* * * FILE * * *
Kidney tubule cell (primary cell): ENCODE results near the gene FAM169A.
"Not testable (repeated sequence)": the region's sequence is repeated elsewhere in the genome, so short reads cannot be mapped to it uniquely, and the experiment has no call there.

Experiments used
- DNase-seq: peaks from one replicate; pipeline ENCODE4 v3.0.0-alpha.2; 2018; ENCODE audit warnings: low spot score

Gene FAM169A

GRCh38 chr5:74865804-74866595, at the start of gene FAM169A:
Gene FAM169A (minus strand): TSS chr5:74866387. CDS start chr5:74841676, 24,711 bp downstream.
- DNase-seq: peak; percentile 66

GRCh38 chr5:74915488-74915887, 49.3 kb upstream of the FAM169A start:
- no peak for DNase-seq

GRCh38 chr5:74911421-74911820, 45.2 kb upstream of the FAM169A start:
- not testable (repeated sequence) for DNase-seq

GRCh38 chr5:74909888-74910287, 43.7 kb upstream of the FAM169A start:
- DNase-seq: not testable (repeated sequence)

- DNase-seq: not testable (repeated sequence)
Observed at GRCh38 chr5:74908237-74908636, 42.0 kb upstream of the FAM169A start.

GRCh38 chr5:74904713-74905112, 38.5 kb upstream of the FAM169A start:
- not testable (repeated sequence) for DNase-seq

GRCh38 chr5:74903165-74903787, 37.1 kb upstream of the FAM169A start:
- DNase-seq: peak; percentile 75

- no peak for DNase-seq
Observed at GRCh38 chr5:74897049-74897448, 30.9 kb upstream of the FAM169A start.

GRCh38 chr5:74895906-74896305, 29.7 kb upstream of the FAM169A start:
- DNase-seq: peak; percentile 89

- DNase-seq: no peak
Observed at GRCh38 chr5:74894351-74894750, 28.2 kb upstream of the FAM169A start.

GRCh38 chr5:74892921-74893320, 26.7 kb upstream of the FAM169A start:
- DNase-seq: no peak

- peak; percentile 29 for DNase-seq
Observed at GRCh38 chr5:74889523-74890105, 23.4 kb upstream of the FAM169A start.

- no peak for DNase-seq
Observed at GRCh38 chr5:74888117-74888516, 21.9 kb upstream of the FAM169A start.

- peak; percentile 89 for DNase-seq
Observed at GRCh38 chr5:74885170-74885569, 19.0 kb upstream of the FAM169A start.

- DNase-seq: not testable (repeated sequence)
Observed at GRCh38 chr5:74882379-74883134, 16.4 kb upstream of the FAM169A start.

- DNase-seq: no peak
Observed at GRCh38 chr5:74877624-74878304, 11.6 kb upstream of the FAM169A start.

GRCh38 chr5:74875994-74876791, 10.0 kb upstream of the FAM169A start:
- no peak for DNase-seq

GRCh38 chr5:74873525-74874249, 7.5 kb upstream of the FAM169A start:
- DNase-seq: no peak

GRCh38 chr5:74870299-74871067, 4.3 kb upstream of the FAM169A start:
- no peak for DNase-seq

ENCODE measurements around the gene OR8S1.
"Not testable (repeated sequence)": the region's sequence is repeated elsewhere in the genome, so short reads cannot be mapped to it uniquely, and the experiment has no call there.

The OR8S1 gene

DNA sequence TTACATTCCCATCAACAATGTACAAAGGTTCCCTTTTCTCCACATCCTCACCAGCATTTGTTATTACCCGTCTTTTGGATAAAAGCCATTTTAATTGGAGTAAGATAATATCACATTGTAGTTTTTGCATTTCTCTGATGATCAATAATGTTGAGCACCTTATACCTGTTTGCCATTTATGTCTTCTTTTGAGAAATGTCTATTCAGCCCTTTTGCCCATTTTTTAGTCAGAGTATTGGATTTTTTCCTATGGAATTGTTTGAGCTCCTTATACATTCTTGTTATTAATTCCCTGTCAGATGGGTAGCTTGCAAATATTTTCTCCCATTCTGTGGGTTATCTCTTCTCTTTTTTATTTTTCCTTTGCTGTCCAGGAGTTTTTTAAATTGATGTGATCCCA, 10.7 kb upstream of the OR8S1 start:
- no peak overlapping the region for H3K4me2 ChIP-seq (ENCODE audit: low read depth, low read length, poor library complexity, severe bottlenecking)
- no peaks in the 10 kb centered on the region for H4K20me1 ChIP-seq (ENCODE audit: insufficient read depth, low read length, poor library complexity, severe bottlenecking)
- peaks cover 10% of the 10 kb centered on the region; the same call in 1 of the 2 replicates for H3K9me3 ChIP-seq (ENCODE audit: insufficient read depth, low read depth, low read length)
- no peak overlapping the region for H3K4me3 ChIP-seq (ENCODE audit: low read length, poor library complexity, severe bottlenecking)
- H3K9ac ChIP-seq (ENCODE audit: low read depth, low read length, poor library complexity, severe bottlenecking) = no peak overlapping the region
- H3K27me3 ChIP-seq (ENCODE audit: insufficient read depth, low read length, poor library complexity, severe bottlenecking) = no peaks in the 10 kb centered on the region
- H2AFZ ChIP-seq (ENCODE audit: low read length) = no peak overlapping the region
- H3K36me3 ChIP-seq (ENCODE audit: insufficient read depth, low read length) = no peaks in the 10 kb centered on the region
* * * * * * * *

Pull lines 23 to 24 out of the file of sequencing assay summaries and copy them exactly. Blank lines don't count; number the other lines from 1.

GRCh38 chr5:74895906-74896305, 29.7 kb upstream of the FAM169A start:
- DNase-seq: peak; percentile 89